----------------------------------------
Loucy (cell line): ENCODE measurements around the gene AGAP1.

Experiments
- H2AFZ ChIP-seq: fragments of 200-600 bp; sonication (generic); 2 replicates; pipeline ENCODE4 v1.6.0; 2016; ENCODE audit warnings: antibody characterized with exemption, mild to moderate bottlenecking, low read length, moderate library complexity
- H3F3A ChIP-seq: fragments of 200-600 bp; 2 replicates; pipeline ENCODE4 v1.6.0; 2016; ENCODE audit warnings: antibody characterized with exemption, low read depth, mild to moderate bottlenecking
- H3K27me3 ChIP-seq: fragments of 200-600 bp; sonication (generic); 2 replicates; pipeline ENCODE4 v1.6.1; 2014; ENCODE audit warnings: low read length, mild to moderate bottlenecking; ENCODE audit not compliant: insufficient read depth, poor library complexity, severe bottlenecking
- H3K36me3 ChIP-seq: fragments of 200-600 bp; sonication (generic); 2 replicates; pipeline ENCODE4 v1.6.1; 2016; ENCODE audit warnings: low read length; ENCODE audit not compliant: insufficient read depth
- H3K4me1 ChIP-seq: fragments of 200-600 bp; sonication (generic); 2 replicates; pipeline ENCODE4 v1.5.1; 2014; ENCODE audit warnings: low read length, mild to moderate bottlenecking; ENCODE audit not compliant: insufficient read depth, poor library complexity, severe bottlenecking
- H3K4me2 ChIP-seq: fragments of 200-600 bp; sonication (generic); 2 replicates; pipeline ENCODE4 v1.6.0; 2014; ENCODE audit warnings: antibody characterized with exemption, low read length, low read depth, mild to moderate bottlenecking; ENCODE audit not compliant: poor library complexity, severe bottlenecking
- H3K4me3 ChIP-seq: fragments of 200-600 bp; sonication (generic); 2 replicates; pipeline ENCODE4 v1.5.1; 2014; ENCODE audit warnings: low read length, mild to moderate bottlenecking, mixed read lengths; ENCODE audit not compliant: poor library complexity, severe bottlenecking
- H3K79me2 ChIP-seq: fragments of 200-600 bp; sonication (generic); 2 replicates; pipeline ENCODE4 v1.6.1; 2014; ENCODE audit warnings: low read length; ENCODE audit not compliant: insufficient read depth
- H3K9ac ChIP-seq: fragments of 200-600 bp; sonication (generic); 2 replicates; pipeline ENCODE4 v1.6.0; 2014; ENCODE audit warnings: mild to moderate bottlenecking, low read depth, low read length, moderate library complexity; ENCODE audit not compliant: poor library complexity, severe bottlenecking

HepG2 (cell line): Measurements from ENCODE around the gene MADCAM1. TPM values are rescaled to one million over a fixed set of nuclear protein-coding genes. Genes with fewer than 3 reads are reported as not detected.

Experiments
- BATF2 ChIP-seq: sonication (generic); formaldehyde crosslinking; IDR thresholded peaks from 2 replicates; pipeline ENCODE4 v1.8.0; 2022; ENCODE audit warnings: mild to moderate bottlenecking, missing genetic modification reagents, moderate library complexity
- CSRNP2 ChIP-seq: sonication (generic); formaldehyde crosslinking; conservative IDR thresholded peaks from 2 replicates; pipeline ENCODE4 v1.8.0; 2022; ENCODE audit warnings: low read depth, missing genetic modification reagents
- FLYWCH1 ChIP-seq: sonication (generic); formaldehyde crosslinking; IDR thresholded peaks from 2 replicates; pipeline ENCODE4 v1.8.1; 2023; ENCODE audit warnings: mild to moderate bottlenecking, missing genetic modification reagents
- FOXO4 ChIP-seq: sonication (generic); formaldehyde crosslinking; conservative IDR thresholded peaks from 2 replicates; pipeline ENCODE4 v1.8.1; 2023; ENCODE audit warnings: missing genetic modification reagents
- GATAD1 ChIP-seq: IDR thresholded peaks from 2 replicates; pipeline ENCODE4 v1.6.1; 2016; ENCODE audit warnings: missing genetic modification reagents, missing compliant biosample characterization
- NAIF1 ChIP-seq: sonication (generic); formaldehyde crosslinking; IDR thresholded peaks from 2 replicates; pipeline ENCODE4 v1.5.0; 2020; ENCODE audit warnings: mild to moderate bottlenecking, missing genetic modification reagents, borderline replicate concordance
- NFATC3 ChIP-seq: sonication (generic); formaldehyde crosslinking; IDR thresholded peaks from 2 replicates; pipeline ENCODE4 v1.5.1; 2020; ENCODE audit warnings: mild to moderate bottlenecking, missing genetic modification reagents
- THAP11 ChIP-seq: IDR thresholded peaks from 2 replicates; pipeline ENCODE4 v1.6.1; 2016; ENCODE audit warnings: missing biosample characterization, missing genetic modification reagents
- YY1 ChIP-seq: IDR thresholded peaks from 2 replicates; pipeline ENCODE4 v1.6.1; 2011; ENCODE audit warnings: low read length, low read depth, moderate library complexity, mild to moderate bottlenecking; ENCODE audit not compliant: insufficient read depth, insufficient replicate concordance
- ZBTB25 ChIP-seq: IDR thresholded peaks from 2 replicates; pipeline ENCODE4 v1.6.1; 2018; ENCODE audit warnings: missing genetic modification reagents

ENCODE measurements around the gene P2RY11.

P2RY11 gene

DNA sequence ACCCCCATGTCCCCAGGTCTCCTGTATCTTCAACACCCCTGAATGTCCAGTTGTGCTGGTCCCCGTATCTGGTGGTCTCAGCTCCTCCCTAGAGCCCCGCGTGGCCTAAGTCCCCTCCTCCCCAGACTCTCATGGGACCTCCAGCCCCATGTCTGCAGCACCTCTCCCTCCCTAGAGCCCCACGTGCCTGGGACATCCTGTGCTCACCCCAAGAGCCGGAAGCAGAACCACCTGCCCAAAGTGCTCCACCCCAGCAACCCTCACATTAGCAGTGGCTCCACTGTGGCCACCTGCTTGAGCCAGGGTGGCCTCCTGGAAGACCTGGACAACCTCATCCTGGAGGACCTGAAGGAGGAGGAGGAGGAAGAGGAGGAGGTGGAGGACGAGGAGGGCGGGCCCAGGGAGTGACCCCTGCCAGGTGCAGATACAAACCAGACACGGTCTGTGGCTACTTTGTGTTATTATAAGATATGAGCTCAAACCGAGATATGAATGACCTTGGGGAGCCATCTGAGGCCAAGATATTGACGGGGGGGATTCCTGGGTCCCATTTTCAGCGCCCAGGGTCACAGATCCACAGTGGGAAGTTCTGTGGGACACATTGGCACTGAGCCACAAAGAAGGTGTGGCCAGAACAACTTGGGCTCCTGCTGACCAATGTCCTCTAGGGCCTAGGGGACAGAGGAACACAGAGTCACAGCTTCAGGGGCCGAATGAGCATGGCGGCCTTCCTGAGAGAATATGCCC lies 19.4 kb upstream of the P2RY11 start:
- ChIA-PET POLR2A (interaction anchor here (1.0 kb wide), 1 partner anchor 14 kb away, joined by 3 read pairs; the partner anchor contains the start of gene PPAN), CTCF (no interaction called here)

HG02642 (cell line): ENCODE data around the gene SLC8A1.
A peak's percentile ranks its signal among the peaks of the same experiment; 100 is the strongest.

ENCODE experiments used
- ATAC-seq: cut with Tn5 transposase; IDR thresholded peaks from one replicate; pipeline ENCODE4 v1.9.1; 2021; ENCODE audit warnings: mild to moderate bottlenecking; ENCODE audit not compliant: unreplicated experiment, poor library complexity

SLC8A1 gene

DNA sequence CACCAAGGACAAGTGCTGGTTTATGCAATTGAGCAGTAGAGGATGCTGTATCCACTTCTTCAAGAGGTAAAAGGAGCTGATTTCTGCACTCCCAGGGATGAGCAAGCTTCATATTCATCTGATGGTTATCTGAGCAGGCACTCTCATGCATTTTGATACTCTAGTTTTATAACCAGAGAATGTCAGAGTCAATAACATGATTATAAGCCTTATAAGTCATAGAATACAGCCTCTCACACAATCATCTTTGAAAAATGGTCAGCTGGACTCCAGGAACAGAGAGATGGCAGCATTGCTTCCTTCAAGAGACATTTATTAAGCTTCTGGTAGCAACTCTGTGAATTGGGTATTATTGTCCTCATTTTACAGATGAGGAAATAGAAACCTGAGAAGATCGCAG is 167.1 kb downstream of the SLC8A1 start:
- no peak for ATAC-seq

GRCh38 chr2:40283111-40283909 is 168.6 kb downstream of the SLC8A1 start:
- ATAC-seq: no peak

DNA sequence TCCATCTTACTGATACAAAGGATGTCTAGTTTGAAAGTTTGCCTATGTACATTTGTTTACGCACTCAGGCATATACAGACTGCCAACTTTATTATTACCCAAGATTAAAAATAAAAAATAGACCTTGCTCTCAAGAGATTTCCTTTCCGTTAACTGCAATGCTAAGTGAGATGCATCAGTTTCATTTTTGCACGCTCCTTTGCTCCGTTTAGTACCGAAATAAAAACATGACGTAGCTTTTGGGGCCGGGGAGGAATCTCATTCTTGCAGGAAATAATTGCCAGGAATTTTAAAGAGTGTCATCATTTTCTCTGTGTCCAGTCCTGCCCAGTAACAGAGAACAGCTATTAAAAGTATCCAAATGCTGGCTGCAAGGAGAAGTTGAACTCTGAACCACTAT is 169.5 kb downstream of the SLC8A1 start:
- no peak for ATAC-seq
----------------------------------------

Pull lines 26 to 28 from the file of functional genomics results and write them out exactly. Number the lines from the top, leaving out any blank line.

DNA sequence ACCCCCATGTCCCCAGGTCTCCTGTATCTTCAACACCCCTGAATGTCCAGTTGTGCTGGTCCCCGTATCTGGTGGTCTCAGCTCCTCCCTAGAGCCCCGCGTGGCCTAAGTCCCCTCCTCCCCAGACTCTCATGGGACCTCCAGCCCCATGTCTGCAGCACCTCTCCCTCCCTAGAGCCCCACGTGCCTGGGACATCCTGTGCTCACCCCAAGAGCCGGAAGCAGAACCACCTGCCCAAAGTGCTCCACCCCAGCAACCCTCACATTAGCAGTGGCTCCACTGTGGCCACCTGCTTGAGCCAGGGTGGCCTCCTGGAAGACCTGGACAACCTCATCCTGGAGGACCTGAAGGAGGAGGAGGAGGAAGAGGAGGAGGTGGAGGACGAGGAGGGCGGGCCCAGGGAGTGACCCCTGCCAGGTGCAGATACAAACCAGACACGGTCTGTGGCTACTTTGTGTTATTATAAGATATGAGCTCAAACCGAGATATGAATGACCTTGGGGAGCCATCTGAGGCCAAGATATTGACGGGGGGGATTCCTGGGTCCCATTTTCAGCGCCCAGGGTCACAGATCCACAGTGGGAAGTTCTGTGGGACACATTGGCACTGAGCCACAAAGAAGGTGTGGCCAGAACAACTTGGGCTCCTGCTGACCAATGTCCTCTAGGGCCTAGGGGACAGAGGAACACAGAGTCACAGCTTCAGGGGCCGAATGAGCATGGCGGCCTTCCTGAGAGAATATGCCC lies 19.4 kb upstream of the P2RY11 start:
- ChIA-PET POLR2A (interaction anchor here (1.0 kb wide), 1 partner anchor 14 kb away, joined by 3 read pairs; the partner anchor contains the start of gene PPAN), CTCF (no interaction called here)

HG02642 (cell line): ENCODE data around the gene SLC8A1.